Read an Excerpt
This is not a how-to book. It offers nary a rule, formula, nor recipe that will allow you to turn out a best-selling novel or a fabulous, million-dollar screenplay. Just as well. In the end, most million-dollar screenplays turn out to be three-million- dollar screenplays, once the inevitable rewriting frenzy begins and other hands are called in to rescue the formerly fabulous million-dollar screenplay.
It is not that handy-dandy kind of book and that is just as well. Never before have so many of the smugly expert advised so many of the seemingly inexpert on how to write successfully and on how to become rich and anonymous (screen and television writers can reap sizeable financial rewards, but they rarely get anything like famous). The pages that lie ahead provide far more valuable insights and practical tools for the working and/ or would-be writer. Instead of a how-to, what Dennis Palumbo has written is a how-come book.
A veteran of the writing wars himself, Palumbo brings fresh insight into the whys and wherefores of the numerous dilemmas each writer faces, or, at times, refuses to admit. He encourages the wanna-bes and the already-ares to confront their concerns, to recognize what lies at the heart of them, to ultimately turn their demons into constructive, liberating collaborators.
The dreaded writer's block? Dennis Palumbo's take on the subject is as novel as it has proved successful for a good number of those who have had the good sense to seek his counseling. What he offers is not a one-size-fits-all cure, but rather an understanding of the sort of writer's speed bump that can sometimesseem the size of a mountain. By leading the sufferer to the underlying truth of his or her particular form of this creative cramp, Palumbo lays the groundwork for a way not around the problem, but one that goes right straight through it.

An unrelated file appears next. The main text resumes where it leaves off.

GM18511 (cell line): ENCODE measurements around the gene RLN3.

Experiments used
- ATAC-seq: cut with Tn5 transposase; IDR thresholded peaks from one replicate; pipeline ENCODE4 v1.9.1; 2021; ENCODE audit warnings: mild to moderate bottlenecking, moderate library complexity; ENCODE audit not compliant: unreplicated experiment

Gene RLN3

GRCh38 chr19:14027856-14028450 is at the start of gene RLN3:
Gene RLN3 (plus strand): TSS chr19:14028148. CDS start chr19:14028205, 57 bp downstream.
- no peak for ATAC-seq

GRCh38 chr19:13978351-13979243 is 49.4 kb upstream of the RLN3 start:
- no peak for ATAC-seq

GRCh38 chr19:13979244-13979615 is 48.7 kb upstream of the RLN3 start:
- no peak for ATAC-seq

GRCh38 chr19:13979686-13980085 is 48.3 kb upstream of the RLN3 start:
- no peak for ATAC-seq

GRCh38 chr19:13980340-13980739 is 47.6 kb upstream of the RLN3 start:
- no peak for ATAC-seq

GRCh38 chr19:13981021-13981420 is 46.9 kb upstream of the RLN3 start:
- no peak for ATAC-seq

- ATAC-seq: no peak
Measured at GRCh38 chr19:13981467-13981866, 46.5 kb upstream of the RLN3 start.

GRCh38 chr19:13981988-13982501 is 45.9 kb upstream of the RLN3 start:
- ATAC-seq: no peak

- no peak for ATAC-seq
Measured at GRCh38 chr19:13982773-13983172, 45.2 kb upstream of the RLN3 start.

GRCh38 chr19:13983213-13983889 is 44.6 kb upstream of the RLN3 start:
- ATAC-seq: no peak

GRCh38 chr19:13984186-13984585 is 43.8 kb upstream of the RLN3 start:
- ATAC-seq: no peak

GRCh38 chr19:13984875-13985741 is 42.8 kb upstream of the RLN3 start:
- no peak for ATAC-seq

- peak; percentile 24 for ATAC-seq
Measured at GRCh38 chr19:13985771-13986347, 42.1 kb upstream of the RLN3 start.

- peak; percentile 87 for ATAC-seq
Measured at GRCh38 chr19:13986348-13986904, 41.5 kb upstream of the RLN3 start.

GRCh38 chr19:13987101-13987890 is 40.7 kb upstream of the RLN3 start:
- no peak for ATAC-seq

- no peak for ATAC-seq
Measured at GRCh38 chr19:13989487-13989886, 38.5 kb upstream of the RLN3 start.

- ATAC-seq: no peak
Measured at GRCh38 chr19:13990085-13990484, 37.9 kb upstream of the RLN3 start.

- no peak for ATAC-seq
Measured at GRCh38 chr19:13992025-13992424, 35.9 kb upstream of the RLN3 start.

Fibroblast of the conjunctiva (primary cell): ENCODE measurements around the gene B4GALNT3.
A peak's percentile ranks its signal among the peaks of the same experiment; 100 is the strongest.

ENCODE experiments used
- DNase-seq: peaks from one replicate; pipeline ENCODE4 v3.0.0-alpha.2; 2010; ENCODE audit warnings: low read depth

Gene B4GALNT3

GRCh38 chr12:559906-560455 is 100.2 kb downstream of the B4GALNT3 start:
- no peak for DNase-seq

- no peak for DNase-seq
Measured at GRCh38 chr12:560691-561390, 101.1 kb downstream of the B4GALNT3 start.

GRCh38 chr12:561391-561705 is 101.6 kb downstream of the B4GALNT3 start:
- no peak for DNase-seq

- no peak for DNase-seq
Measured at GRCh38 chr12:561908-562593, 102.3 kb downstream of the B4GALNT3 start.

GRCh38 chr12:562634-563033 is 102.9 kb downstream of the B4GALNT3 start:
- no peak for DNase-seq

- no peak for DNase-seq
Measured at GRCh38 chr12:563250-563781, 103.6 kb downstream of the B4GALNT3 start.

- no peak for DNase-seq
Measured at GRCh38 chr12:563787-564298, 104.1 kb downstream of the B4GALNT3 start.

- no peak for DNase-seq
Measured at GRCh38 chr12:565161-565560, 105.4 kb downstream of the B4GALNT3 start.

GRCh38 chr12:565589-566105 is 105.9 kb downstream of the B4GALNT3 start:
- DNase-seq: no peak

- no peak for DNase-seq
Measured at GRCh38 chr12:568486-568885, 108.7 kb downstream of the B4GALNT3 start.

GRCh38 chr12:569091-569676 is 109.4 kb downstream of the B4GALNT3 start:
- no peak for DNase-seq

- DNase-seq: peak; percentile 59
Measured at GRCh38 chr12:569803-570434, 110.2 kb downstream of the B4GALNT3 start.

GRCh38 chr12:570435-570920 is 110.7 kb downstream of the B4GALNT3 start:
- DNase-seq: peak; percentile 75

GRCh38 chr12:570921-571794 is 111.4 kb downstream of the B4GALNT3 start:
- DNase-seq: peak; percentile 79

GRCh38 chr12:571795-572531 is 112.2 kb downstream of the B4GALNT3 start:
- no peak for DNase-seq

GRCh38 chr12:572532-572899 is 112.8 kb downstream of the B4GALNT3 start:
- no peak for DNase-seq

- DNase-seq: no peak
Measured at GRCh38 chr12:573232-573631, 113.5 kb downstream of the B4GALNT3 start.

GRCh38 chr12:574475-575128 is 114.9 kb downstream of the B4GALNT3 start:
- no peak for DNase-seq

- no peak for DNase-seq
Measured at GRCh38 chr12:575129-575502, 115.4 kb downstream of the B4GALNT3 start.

Procrastination? Doubt? Fear of failure? Loneliness? You name it; Palumbo's been there, done thosein his own writing career and in his artful advice to others. (Even in the act of writing this brief curtain-raiser, I have (1) procrastinated finishing it until the very last second of my deadline, (2) doubted that I was the best choice for this assignment, (3) been dreading how awful it would be to fail, not writing terribly well about this terribly well-written book, and (4) thought how lonely it was todayas it is every working dayto sit down in my solitary room without one person there to say "good morning" to me.)
For years, I was convinced that I could not write alone, that I needed a partner or to work as a member of a staff, surrounded by multiple partners. I had no faith in my ability to produce material on my own. What this wise, accessible volume makes crystal clear is that no one writes alone, that our superficial appearance merely represents the outer limits of the complex, teeming population that resides in each of us: the brave, the fearful, the confident, the unsurethe braggart worrier who sits not beside but within anyone with the temerity to pan for the gold that lies hidden in the blank page or the monitor.
Early on, Palumbo promotes the concept of the Buddy System, the idea that every writer needs someone who has gone through what you're going through; someone who is happy to serve as an ear, a shoulder, a kindred spirit. Someone who gets it: the work you're doing, the town or medium in which or for whom you're doing it, someone who has been to the same meetings, been given the same notes by executives, stars, directors, editors, whoever (probably word for word the very same notes you were given by someone else about a totally different piece of work). Most importantly, you need to get someone who gets you. Dennis Palumbo's Writing from the Inside Out, with Dennis serving as a thoroughly knowledgeable, compassionate companion, makes him not only a useful friend but one who is user-friendly as well. He is the buddy every writer dreams about that is, if writer's block isn't keeping you up all night.